Wednesday, December 18, 2013

Why Christ Came - To Seek and Save the Lost

And when Jesus came to the place, he looked up, and saw him, and said unto him, Zacchaeus, make haste, and come down; for to day I must abide at thy house… And Jesus said unto him, This day is salvation come to this house, forsomuch as he also is a son of Abraham. For the Son of man is come to seek and to save that which was lost.                   Luke 19:5, 9-10
A few weeks ago, our small group was discussing how Christ's first advent prepares us for His second. The pastor then posed a question: "Do we long for Christ's return?" One sister admitted that as much as she wants Jesus to come back, she wants Him to wait because some of her grandchildren aren't saved. I appreciated her honesty because this is something we can all relate to. We have family members and friends who have yet to put their faith in Christ. We've shared with them as best we can. We've prayed and wept, and our hearts ache for them.

During this season, we may be with loved ones who do not know the real Source of Christmas joy. But as long as there is time and breath, there is hope because this is one of the reasons Christ came - to seek and save the lost.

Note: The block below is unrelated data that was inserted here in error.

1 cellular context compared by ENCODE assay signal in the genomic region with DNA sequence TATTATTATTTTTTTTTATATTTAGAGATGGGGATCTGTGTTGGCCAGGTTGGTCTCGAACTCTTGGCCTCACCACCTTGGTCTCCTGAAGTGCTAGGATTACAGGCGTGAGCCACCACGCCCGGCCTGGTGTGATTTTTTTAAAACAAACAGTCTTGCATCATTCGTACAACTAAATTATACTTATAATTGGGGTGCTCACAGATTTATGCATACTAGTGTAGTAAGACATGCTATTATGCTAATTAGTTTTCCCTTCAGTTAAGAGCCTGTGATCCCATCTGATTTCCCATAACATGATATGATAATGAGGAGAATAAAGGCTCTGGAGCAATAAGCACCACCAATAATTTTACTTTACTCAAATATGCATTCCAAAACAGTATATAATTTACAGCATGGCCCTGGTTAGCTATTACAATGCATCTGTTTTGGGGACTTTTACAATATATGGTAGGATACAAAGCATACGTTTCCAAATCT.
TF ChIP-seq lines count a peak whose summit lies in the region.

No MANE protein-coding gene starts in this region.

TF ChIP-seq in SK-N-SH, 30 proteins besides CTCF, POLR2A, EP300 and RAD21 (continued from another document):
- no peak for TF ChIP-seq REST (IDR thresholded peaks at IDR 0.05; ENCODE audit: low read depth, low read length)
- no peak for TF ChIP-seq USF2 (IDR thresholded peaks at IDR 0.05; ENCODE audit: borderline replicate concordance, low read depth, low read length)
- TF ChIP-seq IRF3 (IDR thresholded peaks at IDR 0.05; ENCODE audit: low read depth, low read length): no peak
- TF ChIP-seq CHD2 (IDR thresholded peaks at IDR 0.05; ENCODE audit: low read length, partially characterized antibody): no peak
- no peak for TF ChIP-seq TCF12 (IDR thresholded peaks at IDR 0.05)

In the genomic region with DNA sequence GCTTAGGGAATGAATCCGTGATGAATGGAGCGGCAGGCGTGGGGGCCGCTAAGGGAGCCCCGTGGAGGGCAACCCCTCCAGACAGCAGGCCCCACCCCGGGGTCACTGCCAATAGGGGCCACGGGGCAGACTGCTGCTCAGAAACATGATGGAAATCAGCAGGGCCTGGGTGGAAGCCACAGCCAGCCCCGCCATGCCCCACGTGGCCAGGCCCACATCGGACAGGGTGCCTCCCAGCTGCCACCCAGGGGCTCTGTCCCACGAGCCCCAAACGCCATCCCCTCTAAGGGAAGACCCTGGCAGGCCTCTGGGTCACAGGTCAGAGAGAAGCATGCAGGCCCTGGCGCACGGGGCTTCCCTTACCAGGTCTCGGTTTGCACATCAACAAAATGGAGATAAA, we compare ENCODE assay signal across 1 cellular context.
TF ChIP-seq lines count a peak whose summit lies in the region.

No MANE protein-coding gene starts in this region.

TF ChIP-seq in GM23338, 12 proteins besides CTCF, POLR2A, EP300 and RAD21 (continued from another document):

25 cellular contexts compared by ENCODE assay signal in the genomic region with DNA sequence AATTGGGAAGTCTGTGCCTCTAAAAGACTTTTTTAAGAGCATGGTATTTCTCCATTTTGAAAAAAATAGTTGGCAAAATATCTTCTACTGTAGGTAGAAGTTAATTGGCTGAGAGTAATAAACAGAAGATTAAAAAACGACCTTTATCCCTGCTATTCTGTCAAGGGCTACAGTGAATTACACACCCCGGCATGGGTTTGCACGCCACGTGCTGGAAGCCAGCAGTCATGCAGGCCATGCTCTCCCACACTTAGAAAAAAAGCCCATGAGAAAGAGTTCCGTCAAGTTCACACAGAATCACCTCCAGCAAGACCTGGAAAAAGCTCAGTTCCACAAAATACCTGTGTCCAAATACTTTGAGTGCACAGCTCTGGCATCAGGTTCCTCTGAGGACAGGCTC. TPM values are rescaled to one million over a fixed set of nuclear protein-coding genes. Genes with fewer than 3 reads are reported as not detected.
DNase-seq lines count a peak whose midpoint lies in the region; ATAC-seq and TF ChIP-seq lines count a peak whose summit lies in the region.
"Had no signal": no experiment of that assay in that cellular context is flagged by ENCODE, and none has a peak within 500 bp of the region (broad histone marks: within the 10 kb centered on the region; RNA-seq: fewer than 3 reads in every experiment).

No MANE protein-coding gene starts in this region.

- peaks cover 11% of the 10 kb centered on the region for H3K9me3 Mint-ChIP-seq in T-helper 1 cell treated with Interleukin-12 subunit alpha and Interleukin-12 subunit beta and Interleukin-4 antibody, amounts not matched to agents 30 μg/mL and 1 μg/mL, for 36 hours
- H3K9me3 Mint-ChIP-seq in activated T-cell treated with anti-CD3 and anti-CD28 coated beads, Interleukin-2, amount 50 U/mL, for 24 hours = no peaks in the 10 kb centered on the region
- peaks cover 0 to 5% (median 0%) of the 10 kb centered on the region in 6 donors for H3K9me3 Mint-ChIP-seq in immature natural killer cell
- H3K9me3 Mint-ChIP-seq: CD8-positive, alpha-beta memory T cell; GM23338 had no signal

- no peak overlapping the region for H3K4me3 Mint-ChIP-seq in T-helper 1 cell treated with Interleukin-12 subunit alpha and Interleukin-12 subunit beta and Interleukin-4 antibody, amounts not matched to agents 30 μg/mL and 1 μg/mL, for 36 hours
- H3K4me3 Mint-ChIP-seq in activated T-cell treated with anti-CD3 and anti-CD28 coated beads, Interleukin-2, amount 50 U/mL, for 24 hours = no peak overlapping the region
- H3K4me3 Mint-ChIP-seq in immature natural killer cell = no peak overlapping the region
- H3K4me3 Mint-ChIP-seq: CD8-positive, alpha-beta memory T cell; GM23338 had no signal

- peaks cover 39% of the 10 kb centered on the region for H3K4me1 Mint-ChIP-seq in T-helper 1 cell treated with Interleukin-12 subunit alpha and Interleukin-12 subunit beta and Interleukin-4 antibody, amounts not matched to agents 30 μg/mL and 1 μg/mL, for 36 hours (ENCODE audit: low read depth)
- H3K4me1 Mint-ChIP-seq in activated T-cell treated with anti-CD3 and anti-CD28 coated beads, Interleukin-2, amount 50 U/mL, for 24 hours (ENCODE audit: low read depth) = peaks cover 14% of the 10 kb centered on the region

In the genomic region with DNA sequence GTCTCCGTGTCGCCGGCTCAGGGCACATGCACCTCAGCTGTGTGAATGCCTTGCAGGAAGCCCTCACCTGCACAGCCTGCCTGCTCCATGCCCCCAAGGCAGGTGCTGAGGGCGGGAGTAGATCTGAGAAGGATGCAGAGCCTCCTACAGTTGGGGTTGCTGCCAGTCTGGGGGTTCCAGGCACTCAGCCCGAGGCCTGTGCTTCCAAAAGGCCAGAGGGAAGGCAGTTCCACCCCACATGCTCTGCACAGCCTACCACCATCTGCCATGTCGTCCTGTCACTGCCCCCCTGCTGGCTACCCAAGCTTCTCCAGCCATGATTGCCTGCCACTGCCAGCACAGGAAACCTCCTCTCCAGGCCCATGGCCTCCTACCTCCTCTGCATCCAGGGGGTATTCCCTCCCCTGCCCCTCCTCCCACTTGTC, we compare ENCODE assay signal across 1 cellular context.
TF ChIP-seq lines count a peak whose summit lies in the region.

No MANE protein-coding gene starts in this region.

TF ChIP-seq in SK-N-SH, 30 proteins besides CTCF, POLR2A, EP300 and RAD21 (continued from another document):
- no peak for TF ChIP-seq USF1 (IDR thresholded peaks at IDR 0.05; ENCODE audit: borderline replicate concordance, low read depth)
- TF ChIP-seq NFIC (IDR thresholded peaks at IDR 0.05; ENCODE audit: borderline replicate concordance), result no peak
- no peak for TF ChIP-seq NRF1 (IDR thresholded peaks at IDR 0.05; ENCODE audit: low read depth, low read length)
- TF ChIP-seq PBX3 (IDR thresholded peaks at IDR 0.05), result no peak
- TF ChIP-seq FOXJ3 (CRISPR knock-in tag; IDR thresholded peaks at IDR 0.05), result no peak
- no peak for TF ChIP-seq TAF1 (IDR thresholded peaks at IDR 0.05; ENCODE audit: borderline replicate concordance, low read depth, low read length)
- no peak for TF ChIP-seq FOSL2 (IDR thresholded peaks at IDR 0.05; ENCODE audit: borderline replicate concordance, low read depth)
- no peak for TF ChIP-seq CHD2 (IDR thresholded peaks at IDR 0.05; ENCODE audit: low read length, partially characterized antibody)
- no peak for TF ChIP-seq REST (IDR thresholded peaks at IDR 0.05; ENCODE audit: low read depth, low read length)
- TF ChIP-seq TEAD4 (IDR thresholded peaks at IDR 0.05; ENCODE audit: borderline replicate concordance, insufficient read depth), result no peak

Many of God's people can remember what it was like to be without Christ, without hope, and without God in this world (Eph. 2:12). Some have lived this way in the world, while others were nurtured in the bosom of the church. Both types of people have the same sense that they are strangers to God and to grace.
Jesus came to seek these lost persons and save them. God in Christ is a seeker (Luke 15:3-6). Nineteenth-century British poet Francis Thompson affectionately refers to God as the "hound of heaven" in a poem by that name. The author recounts how he deliberately fled from God, but throughout his life he sensed he was being followed by feet that moved "with un-hurrying chase and unperturbed pace" to bring him to salvation. Without fail, God always gets His man.
When Christ came to Zacchaeus' tree, He called the little man by name. Given Zacchaeus' vocation as a tax collector, his name was probably often spoken in derision or disgust. But Jesus spoke his name with respect, enthusiasm, and purpose. No doubt to his own surprise, Zaccheus responded to Jesus hastily and joyfully (v. 6). The Lord knew Zacchaeus by name! And, by God's grace, Zacchaeus recognized the sound of his Shepherd's voice (John 10:16)!
Zacchaeus climbed a tree  out of curiosity to see Jesus. But God was drawing him up into the tree so that Christ might find him. Christ called him down from the tree to embrace him. That day Zaccheus came to know the life-changing experience of an anonymous poet:

I sought the Lord, and afterward I knew
He moved my soul to seek Him, seeking me.
It was not I that found, O Savior true;
No, I was found, was found of Thee.

Why Christ Came: 31 Meditations on the Incarnation, Joel R. Beeke & William Boekestein, Reformation Heritage Books, 2013, pg. 62.

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